Operational Detachment Bravo 580, commonly referred to as the “B” team as our headquarters. For this mission, additional military intelligence analysts were assigned to assist the deployed elements with collecting information as well as assessing and reporting the ground truth. The “B” team was commanded by Major Jesmer and Sergeant Major Ballog, both of whom were well-respected and experienced operational leaders. Sergeant Major Ballog would go on to earn his purple heart while on ambushed with my “A” team, in Mogadishu.
Early on in the deployment, Major Jesmer spoke with me about possibly being tasked to work with the Department of State. Once the administrative and logistical details were finalized, I was tasked to provide communication for the U.S. Ambassador team out of Djibouti, who would operate in the northern region of Somalia. It was during this opportunity where I interacted with personalities in the northern region often referred to as Somaliland.
On this theatrical tour of duty, I reflected on an early visit in August 1985 to a then government-controlled environment. But in 1993, it was a country with no central government and Somalia was quickly spiraling downward in turmoil, due to the agendas of divisive actors. I witnessed much from the many lessons presented by extreme famine, civil war, discord, and gaps of intervention by the international community. My observations of, participation in, and continuous research, set the stage for this book.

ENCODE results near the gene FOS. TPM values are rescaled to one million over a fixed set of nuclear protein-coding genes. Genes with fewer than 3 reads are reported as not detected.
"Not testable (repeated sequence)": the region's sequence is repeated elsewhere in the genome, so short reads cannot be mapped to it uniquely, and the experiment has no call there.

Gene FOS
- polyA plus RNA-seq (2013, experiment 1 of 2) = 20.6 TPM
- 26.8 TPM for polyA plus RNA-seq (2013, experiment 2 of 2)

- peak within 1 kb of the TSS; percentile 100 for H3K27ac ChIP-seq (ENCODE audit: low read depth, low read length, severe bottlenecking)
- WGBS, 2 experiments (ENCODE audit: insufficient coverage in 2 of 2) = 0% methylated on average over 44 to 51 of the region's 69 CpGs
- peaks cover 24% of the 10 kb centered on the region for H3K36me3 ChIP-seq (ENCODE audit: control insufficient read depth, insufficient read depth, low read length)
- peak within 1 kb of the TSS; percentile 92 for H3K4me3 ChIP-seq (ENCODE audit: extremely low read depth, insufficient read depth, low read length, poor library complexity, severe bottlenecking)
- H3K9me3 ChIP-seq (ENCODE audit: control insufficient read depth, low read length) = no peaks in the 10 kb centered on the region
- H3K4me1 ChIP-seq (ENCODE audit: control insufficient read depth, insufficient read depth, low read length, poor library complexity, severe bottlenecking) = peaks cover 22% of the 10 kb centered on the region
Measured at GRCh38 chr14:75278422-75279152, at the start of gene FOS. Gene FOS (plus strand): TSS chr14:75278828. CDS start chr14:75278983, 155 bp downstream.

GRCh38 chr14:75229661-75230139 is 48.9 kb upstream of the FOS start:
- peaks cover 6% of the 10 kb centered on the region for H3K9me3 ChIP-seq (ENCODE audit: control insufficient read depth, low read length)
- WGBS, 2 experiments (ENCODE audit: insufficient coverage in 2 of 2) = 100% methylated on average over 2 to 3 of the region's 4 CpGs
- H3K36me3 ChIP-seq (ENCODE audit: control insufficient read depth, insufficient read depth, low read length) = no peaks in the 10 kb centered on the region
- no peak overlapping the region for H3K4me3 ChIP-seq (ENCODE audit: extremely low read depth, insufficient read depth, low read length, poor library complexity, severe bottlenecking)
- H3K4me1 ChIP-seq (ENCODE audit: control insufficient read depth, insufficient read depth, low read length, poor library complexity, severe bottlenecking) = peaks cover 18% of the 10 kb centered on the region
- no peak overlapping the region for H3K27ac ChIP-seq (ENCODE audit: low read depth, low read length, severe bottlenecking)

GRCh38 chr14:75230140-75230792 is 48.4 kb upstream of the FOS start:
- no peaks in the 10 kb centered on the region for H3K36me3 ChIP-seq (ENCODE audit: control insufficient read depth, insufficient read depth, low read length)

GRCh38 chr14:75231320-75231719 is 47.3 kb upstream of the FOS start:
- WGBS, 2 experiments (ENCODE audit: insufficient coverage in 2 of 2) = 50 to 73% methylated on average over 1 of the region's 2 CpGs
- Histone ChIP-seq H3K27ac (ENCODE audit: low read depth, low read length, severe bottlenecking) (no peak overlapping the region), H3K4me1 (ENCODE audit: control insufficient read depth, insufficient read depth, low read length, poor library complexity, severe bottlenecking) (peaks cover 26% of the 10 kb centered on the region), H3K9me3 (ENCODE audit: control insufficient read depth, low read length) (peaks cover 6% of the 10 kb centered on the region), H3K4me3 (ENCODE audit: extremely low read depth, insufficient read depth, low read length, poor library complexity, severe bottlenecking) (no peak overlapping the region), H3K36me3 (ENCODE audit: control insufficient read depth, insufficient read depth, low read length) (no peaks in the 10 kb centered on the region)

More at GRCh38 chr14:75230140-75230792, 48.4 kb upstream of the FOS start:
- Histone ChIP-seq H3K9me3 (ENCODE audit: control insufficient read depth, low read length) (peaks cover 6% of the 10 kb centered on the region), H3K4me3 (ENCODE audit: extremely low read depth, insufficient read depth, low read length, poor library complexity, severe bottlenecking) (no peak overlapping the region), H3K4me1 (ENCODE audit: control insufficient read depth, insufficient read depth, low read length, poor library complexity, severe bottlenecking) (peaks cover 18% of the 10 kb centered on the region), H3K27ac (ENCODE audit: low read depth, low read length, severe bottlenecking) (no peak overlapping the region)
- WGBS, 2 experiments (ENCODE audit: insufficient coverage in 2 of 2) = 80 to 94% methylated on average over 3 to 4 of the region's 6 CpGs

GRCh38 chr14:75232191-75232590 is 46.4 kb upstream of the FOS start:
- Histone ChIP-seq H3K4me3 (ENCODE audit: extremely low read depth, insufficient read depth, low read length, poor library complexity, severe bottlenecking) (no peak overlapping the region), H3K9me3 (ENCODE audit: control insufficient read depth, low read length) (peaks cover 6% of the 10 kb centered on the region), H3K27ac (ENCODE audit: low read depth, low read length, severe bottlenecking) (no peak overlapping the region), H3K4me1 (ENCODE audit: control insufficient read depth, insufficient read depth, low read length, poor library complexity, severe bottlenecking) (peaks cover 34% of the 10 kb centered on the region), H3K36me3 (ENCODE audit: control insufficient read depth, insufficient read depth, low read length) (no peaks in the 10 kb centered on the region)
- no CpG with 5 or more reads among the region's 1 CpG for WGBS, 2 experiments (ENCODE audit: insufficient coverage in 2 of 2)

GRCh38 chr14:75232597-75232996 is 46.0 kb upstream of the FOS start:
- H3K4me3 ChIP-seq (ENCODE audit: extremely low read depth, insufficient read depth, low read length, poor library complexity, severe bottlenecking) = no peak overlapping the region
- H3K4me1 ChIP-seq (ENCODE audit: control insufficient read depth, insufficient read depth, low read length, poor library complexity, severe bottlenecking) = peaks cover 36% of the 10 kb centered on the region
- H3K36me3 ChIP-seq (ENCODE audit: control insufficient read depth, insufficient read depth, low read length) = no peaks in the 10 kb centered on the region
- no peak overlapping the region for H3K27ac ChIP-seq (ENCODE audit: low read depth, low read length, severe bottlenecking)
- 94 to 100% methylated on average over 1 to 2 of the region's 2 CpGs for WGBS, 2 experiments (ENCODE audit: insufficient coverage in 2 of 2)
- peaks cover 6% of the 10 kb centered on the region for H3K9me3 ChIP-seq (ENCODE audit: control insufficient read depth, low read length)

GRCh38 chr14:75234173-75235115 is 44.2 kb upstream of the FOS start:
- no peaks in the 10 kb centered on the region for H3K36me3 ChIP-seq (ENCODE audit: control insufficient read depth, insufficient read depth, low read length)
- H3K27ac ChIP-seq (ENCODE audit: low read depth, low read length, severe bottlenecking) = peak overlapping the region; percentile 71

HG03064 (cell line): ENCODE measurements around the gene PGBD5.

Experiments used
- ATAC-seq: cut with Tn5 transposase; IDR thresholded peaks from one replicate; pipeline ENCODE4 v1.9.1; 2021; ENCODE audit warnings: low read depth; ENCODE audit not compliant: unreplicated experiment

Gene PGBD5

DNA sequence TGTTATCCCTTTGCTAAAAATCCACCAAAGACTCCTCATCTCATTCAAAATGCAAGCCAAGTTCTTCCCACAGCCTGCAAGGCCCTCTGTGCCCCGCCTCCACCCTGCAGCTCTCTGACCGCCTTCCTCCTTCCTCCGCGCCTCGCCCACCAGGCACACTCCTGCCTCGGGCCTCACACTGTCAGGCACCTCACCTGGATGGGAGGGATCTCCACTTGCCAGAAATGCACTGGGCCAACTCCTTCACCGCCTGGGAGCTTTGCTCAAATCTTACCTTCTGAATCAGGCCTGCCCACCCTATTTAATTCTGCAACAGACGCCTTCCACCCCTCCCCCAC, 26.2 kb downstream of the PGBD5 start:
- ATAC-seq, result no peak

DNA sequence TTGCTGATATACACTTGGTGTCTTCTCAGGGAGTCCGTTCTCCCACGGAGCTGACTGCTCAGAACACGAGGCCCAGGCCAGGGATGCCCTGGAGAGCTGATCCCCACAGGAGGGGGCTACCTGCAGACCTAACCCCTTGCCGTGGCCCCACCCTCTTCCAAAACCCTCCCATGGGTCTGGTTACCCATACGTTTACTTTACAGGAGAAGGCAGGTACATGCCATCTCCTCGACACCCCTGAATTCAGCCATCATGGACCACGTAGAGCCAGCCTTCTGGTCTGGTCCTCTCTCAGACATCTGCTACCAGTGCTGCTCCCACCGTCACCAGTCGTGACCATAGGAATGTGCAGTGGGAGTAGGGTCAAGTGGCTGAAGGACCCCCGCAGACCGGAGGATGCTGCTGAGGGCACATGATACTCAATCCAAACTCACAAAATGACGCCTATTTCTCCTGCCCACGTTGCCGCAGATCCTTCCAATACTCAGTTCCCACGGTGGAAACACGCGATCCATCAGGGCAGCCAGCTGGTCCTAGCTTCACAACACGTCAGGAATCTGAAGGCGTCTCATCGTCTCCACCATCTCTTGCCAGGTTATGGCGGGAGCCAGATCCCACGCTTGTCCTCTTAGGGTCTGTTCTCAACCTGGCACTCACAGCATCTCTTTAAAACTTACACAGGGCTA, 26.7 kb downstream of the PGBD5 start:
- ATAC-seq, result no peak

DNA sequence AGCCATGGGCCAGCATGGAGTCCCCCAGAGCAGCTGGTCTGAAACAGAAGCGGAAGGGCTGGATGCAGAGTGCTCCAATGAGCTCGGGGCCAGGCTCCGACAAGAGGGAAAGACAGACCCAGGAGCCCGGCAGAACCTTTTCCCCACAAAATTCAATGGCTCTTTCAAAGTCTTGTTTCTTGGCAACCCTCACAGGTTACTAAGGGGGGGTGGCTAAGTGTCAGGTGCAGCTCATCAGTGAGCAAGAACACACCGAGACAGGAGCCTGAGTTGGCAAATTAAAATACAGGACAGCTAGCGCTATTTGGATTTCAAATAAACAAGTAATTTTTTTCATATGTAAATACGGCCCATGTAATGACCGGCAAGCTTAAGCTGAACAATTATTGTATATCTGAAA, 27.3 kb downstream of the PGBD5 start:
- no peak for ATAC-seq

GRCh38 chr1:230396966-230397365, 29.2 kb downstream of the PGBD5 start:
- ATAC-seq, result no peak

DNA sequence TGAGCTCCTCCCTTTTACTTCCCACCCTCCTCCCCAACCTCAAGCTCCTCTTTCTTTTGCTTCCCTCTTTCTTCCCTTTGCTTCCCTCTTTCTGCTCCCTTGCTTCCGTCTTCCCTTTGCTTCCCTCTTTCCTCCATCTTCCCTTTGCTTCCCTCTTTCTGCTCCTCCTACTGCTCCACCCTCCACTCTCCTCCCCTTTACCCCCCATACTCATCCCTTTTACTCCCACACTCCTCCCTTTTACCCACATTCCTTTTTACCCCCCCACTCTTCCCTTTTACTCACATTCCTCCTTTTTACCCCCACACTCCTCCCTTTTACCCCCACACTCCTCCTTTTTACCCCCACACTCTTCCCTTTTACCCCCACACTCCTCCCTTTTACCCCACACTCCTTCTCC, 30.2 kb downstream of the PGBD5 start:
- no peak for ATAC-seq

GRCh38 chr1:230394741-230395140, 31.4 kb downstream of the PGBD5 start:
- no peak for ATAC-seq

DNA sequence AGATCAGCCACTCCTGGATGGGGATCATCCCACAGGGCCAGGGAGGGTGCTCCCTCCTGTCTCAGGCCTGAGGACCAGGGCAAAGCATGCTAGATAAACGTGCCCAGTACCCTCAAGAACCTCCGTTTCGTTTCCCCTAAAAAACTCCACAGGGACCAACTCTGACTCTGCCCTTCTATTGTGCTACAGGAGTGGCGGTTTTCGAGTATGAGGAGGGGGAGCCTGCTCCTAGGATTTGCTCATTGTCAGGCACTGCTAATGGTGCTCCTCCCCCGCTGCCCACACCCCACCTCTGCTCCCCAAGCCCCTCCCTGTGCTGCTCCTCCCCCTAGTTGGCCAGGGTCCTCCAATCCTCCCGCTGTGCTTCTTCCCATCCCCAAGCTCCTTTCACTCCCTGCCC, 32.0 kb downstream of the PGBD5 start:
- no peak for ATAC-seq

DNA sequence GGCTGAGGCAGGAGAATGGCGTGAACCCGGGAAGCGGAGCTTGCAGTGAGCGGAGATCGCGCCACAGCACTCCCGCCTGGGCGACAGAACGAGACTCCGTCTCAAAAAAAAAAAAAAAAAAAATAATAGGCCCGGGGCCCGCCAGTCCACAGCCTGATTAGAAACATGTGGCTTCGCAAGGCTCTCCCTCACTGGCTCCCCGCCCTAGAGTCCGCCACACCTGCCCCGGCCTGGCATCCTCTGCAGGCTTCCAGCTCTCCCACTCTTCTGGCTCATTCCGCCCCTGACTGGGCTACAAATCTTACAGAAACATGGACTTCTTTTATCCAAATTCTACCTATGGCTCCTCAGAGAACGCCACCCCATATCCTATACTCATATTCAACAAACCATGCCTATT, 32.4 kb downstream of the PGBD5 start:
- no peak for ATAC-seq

During my twenty-eight years of military service, Operation Restore Hope was the most impactful tour. In Somalia, I found myself in a forever-changing environment. Daily intelligence or the lack thereof altered our operational plans, generated new missions, and honed our skills as unconventional warriors. It was definitely a place that brought psychological challenges and maturity.
Somalia reinforced the value of integrated training, thus, ensuring leaders at the lowest levels could make decisions in support of strategic objectives and tactical operations, be they humanitarian, advisory, combat, or a combination thereof.
In Somalia, I witnessed people struggling for survival, and equally, some not actively participating in their own liberation, but passively awaiting deliverance. There were individuals with hands reaching outward, while others with hands concealed. It was a place where people were suspicious of neighbors, transients, and foreigners alike. My dairy and letters then, and my writings now, illustrate that Somalia in general and Mogadishu in particular, was sometimes a place of predictability, yet uncertainty.
All in all, in Somalia, I grew!
Again, I’m honored to have a gift of the pen, discipline to embrace the challenge of creative writing, and the desire to hone my skills in support of my gift. I continue to push myself and I pray that you will do the same. Achievement comes through continuous improvements and I’m open to sharing parts of this work to anyone who desires to connect with my journey.
“Distant thunder and occasional rains bring a calming presence to my spirit and soothing beats to my soul. This induces moral quietness, thus, making me whole, as I travel on.” ~ Joe Shakeenab